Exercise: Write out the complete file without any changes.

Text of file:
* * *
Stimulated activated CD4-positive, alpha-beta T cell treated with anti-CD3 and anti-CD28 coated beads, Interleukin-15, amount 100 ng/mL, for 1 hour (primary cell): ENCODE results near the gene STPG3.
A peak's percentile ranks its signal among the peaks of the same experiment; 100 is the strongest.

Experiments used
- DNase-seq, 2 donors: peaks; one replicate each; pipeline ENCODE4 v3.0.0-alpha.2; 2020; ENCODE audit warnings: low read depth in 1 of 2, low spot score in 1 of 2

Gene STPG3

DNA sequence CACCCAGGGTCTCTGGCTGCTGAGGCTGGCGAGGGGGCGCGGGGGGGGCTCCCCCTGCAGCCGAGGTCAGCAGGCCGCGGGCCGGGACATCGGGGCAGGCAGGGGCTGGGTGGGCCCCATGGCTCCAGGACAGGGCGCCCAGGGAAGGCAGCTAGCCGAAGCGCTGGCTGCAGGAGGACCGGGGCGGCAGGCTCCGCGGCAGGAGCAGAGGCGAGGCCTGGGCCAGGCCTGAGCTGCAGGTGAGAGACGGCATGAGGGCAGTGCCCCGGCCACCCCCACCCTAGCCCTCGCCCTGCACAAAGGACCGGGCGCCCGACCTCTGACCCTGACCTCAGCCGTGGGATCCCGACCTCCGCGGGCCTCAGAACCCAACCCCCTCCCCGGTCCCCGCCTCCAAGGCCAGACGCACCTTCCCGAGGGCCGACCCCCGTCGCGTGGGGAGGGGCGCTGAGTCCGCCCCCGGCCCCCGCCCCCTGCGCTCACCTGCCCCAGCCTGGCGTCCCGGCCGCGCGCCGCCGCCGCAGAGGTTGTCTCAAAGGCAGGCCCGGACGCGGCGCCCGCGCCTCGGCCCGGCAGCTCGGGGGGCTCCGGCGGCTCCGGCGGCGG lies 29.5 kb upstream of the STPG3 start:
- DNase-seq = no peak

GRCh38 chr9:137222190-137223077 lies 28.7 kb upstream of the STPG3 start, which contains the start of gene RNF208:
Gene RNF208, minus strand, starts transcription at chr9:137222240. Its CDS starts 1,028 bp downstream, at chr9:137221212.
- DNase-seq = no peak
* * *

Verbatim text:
Stimulated activated CD4-positive, alpha-beta T cell treated with anti-CD3 and anti-CD28 coated beads, Interleukin-15, amount 100 ng/mL, for 1 hour (primary cell): ENCODE results near the gene STPG3.
A peak's percentile ranks its signal among the peaks of the same experiment; 100 is the strongest.

Experiments used
- DNase-seq, 2 donors: peaks; one replicate each; pipeline ENCODE4 v3.0.0-alpha.2; 2020; ENCODE audit warnings: low read depth in 1 of 2, low spot score in 1 of 2

Gene STPG3

DNA sequence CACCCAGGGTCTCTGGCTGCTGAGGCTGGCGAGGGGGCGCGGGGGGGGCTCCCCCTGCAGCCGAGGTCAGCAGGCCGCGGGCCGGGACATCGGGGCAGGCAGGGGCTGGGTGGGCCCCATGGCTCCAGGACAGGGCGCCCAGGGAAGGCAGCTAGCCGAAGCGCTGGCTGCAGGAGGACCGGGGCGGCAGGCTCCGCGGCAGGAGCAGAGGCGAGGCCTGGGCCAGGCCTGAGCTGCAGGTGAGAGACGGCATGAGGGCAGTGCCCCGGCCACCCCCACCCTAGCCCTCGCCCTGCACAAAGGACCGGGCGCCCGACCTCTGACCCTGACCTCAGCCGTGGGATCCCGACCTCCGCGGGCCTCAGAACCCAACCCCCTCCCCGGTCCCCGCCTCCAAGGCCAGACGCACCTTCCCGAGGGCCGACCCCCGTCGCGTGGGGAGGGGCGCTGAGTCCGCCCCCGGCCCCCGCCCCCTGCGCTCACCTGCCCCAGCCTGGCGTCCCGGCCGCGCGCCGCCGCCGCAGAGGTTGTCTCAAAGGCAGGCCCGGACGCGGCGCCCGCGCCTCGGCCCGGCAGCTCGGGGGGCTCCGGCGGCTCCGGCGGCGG lies 29.5 kb upstream of the STPG3 start:
- DNase-seq = no peak

GRCh38 chr9:137222190-137223077 lies 28.7 kb upstream of the STPG3 start, which contains the start of gene RNF208:
Gene RNF208, minus strand, starts transcription at chr9:137222240. Its CDS starts 1,028 bp downstream, at chr9:137221212.
- DNase-seq = no peak